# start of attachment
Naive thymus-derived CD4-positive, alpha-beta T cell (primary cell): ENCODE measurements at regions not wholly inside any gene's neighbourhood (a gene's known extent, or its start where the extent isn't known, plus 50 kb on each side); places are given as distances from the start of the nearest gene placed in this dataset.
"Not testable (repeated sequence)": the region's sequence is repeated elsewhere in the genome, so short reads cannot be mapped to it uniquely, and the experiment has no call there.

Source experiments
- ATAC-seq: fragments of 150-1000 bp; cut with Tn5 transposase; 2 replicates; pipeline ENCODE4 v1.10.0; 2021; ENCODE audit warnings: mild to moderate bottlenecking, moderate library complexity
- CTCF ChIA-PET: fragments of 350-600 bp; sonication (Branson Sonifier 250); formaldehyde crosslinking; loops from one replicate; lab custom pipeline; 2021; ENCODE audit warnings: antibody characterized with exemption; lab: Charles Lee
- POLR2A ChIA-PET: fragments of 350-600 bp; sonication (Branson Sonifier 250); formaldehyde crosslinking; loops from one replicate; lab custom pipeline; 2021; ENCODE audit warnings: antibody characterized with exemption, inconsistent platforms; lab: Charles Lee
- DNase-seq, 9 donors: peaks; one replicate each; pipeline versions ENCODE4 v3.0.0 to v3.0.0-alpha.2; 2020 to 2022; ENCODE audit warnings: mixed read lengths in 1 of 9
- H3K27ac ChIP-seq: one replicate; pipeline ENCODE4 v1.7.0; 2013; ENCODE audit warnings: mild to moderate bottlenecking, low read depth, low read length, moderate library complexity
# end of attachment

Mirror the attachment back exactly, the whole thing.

Naive thymus-derived CD4-positive, alpha-beta T cell (primary cell): ENCODE measurements at regions not wholly inside any gene's neighbourhood (a gene's known extent, or its start where the extent isn't known, plus 50 kb on each side); places are given as distances from the start of the nearest gene placed in this dataset.
"Not testable (repeated sequence)": the region's sequence is repeated elsewhere in the genome, so short reads cannot be mapped to it uniquely, and the experiment has no call there.

Source experiments
- ATAC-seq: fragments of 150-1000 bp; cut with Tn5 transposase; 2 replicates; pipeline ENCODE4 v1.10.0; 2021; ENCODE audit warnings: mild to moderate bottlenecking, moderate library complexity
- CTCF ChIA-PET: fragments of 350-600 bp; sonication (Branson Sonifier 250); formaldehyde crosslinking; loops from one replicate; lab custom pipeline; 2021; ENCODE audit warnings: antibody characterized with exemption; lab: Charles Lee
- POLR2A ChIA-PET: fragments of 350-600 bp; sonication (Branson Sonifier 250); formaldehyde crosslinking; loops from one replicate; lab custom pipeline; 2021; ENCODE audit warnings: antibody characterized with exemption, inconsistent platforms; lab: Charles Lee
- DNase-seq, 9 donors: peaks; one replicate each; pipeline versions ENCODE4 v3.0.0 to v3.0.0-alpha.2; 2020 to 2022; ENCODE audit warnings: mixed read lengths in 1 of 9
- H3K27ac ChIP-seq: one replicate; pipeline ENCODE4 v1.7.0; 2013; ENCODE audit warnings: mild to moderate bottlenecking, low read depth, low read length, moderate library complexity